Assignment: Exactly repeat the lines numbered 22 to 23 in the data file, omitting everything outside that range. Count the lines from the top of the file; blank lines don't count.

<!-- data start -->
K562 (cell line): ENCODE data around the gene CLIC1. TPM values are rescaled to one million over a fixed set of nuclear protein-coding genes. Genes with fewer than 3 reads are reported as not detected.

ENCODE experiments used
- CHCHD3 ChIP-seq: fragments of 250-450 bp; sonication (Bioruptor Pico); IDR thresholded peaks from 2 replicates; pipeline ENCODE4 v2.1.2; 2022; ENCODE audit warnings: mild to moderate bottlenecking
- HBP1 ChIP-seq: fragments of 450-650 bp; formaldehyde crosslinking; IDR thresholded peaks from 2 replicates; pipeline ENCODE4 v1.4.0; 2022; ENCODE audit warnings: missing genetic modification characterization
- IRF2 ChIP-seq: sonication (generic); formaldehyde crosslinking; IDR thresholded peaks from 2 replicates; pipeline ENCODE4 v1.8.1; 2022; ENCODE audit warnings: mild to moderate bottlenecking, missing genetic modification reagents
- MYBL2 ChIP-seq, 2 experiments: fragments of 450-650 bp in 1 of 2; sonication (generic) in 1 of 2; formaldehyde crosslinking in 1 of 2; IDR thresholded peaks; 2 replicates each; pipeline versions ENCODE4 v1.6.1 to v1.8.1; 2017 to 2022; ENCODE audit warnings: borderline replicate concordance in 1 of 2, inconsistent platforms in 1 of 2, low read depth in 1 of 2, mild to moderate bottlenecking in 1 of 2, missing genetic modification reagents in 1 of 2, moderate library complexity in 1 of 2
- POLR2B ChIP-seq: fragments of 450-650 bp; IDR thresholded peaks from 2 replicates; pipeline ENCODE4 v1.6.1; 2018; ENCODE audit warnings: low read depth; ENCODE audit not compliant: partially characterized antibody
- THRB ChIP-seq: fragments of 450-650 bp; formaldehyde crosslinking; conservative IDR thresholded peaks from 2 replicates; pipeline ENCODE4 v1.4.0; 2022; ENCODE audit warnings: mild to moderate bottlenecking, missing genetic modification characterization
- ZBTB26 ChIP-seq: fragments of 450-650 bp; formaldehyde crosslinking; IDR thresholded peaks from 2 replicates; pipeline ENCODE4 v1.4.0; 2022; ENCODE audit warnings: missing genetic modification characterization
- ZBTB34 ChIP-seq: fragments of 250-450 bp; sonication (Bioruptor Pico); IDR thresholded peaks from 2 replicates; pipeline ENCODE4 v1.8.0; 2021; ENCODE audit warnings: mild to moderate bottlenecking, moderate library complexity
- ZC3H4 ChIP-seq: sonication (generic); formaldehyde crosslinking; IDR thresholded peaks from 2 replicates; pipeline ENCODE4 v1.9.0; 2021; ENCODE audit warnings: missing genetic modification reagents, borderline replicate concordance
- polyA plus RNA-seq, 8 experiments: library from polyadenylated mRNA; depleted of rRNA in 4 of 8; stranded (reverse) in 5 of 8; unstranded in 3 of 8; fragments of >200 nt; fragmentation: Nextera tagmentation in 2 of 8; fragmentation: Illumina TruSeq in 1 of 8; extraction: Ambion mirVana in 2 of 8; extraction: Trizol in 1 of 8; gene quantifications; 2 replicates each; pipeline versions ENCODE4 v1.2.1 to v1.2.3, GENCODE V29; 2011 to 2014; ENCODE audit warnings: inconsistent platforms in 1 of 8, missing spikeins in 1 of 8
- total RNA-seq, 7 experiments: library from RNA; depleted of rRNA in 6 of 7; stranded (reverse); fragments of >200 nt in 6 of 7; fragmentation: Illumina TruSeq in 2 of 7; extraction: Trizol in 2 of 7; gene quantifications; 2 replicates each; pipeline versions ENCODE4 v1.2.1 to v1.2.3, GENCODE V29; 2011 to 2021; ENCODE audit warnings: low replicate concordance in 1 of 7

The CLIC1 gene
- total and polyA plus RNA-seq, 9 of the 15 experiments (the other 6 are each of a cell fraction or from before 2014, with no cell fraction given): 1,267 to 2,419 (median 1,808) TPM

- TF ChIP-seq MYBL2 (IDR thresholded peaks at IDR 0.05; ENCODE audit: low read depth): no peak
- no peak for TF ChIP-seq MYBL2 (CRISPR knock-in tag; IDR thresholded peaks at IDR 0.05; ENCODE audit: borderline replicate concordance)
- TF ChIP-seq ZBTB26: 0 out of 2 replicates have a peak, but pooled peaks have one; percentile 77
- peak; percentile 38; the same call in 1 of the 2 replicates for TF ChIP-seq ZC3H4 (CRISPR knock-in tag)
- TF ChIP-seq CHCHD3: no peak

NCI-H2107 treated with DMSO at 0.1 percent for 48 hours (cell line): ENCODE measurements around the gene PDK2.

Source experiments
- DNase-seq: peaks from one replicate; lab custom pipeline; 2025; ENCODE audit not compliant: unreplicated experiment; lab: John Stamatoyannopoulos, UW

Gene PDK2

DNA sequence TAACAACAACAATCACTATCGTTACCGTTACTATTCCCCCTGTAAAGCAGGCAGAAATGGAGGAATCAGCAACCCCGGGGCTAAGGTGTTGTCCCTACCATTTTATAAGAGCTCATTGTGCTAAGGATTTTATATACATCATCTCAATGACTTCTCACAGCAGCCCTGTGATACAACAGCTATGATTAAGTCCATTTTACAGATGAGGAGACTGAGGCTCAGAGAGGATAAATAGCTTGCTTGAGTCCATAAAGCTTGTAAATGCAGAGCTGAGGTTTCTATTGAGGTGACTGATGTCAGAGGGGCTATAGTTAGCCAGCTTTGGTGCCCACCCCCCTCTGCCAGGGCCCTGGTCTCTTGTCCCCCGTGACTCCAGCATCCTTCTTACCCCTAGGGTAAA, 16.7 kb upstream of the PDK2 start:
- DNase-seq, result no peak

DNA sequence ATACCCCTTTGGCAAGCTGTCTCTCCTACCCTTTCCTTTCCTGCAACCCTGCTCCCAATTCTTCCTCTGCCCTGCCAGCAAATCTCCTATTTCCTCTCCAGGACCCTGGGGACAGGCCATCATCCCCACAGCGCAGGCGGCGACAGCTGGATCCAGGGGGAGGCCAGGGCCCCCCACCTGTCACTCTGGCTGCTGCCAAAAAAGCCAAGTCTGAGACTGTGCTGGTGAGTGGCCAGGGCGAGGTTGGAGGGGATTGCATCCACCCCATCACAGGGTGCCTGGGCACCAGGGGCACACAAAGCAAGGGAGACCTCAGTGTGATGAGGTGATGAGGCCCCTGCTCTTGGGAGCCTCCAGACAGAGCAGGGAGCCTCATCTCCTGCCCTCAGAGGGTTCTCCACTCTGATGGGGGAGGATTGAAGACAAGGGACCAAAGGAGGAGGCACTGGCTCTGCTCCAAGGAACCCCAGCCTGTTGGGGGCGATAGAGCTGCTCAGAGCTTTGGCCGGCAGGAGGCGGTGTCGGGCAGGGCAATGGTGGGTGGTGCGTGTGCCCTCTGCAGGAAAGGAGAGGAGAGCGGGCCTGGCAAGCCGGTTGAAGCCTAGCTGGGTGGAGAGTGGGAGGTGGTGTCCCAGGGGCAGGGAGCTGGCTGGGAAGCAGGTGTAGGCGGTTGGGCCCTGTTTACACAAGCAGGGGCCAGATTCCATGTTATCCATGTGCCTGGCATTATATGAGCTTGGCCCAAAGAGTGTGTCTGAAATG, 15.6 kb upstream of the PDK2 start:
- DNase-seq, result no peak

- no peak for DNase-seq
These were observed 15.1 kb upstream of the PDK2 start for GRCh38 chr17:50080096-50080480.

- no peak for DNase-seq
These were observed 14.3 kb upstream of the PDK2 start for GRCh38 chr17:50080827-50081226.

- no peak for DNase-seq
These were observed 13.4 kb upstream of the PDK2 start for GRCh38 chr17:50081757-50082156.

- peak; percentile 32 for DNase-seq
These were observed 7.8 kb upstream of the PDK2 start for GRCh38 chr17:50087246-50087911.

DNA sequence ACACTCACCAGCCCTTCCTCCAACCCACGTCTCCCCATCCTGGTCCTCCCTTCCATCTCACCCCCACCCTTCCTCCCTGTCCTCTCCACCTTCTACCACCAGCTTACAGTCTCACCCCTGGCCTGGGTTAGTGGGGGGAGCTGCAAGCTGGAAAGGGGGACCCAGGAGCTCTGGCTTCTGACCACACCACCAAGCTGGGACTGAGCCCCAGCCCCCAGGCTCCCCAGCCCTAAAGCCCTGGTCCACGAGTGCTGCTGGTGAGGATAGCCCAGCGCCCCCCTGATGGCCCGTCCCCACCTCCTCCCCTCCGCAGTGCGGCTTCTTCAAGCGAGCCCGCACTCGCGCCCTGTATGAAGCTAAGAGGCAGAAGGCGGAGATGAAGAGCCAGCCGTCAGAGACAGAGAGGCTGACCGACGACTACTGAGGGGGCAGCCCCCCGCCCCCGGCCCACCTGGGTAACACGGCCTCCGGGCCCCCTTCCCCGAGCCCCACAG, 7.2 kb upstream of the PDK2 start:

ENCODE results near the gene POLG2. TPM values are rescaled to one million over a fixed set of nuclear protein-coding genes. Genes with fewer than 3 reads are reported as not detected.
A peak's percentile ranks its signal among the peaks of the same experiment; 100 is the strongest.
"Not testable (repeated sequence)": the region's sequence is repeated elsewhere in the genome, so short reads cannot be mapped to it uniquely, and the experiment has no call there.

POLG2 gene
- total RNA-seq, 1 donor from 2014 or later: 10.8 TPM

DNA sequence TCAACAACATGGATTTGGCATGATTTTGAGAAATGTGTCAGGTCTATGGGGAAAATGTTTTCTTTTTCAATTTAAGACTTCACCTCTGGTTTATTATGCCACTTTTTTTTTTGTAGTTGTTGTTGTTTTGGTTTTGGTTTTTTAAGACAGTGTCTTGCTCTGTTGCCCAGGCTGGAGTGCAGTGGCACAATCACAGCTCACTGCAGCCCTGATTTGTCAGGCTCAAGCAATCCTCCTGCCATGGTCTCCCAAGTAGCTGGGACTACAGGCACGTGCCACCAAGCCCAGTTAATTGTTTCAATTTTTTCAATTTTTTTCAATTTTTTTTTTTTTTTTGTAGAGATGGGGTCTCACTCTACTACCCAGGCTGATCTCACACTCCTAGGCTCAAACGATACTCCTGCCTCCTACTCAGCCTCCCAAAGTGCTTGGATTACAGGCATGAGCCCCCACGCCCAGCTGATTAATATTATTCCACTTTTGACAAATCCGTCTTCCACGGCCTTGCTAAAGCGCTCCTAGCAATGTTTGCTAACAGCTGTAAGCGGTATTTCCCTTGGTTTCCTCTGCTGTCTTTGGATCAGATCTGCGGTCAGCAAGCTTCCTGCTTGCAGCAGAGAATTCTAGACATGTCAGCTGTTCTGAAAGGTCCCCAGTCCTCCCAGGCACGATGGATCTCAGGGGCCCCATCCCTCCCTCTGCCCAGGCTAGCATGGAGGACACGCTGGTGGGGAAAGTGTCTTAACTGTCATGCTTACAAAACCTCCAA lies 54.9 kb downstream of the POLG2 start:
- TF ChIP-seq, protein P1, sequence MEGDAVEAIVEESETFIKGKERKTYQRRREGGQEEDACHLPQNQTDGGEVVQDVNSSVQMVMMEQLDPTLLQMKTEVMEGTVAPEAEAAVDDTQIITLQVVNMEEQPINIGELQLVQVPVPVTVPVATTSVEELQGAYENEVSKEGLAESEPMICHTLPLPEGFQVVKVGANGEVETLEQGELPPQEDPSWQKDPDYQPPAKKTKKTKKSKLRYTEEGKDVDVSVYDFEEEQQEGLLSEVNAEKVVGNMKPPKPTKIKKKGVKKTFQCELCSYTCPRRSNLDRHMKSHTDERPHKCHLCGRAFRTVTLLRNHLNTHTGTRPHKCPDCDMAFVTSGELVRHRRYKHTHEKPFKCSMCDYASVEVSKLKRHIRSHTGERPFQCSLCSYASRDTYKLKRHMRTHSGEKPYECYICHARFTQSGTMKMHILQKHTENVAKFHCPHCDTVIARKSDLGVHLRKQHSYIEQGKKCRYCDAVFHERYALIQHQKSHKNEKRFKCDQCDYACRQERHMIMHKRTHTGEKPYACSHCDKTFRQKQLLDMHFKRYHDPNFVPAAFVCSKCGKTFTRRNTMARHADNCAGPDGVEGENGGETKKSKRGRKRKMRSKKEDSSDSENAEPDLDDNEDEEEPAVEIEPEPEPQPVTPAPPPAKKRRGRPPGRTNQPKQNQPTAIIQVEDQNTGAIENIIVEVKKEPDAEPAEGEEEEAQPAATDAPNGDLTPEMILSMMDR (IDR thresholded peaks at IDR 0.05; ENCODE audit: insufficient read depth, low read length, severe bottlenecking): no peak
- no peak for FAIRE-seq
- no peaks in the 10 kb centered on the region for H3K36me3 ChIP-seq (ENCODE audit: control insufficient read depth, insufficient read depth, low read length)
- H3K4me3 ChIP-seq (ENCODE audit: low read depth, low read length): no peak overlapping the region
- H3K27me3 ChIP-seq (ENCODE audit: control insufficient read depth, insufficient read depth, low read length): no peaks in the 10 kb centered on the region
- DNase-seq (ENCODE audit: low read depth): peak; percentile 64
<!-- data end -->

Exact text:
Source experiments
- DNase-seq: peaks from one replicate; lab custom pipeline; 2025; ENCODE audit not compliant: unreplicated experiment; lab: John Stamatoyannopoulos, UW